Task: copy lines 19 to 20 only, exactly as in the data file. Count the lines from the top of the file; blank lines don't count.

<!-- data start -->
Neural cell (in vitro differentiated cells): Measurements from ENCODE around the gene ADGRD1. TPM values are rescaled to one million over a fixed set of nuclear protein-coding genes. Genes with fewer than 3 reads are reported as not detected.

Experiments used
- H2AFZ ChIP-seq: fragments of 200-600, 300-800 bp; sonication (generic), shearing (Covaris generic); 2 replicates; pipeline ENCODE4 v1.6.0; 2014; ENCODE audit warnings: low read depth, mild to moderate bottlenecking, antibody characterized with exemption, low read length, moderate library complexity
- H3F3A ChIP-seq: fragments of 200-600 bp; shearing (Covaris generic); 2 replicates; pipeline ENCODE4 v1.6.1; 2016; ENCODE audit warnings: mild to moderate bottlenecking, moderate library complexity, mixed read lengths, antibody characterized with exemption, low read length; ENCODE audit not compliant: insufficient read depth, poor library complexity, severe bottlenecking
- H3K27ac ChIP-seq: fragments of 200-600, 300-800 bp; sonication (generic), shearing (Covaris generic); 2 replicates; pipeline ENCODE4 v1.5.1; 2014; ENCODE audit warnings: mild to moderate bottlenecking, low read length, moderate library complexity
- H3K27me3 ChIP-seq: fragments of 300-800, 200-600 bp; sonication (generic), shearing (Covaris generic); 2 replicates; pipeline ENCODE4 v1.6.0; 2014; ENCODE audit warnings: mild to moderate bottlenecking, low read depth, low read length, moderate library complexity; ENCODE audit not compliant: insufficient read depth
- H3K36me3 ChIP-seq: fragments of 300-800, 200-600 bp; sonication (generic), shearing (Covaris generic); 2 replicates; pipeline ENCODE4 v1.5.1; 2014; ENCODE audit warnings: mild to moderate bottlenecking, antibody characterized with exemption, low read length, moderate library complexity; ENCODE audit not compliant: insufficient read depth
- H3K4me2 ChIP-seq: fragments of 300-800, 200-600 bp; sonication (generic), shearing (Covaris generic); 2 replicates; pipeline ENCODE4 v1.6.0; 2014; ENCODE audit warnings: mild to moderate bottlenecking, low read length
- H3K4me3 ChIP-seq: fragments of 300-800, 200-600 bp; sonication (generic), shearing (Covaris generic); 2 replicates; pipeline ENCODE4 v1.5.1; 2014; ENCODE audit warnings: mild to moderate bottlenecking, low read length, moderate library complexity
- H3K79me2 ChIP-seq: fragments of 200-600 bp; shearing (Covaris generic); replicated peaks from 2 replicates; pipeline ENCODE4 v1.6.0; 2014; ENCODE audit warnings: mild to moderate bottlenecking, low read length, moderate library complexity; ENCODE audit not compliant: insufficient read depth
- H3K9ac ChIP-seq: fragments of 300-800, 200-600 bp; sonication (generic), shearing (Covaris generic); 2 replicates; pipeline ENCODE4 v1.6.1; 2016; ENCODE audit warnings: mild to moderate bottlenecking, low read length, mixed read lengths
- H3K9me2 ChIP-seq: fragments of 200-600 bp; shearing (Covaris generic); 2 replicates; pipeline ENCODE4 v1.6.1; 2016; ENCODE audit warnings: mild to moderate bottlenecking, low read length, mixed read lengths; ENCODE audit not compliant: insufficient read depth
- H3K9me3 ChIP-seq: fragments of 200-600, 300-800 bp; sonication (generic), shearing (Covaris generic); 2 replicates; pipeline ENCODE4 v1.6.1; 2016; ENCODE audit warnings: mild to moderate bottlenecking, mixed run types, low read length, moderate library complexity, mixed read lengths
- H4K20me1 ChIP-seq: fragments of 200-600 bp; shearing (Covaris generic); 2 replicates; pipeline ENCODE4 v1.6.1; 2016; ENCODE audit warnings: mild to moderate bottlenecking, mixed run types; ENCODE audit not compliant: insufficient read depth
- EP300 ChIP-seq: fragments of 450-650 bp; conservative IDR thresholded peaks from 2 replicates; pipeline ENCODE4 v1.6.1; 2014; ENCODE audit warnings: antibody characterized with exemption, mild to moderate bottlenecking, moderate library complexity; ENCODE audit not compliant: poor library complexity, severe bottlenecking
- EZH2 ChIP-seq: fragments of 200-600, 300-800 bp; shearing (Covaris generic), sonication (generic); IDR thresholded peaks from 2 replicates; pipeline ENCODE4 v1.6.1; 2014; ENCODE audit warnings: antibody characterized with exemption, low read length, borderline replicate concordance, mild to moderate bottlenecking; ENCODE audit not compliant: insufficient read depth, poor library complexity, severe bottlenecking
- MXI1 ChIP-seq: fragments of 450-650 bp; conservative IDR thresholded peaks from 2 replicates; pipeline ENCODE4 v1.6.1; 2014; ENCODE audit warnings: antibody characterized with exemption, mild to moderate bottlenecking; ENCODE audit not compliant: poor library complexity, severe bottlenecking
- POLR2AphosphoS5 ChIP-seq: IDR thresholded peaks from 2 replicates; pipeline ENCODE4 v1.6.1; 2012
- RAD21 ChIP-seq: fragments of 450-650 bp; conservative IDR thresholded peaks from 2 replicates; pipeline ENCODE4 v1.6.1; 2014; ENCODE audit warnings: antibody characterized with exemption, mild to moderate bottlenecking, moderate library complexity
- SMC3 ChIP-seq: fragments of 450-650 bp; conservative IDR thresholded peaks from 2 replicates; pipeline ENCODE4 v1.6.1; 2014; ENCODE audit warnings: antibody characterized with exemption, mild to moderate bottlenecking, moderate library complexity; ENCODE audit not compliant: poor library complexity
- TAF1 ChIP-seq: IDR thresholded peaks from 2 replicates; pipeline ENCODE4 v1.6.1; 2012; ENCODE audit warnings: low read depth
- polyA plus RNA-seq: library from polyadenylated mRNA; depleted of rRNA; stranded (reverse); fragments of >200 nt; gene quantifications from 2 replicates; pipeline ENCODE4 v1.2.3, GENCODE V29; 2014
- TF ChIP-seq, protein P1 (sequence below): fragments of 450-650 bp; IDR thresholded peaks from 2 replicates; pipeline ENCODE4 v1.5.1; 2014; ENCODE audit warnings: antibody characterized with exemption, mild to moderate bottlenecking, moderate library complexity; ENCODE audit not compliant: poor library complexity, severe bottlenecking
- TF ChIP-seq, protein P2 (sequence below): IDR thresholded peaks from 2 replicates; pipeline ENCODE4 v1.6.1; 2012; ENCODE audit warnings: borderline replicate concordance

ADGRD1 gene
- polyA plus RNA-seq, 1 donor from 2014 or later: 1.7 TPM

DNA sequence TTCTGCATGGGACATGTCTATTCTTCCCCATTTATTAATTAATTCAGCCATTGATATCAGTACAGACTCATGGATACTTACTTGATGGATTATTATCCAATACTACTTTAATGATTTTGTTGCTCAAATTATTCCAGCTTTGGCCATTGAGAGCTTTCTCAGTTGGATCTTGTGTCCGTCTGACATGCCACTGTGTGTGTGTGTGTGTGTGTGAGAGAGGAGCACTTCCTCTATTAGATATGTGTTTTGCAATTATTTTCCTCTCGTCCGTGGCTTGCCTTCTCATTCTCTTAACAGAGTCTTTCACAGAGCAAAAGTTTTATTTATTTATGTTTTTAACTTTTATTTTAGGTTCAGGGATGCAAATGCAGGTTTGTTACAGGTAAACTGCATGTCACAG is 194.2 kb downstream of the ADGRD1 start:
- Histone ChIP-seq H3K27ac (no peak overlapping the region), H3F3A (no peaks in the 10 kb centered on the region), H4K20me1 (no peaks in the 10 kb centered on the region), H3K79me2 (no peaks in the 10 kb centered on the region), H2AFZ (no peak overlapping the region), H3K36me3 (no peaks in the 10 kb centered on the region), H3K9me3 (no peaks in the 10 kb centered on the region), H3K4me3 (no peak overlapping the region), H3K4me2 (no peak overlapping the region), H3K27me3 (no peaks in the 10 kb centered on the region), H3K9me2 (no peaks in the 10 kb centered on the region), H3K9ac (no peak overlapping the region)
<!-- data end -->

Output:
- RAD21 ChIP-seq: fragments of 450-650 bp; conservative IDR thresholded peaks from 2 replicates; pipeline ENCODE4 v1.6.1; 2014; ENCODE audit warnings: antibody characterized with exemption, mild to moderate bottlenecking, moderate library complexity
- SMC3 ChIP-seq: fragments of 450-650 bp; conservative IDR thresholded peaks from 2 replicates; pipeline ENCODE4 v1.6.1; 2014; ENCODE audit warnings: antibody characterized with exemption, mild to moderate bottlenecking, moderate library complexity; ENCODE audit not compliant: poor library complexity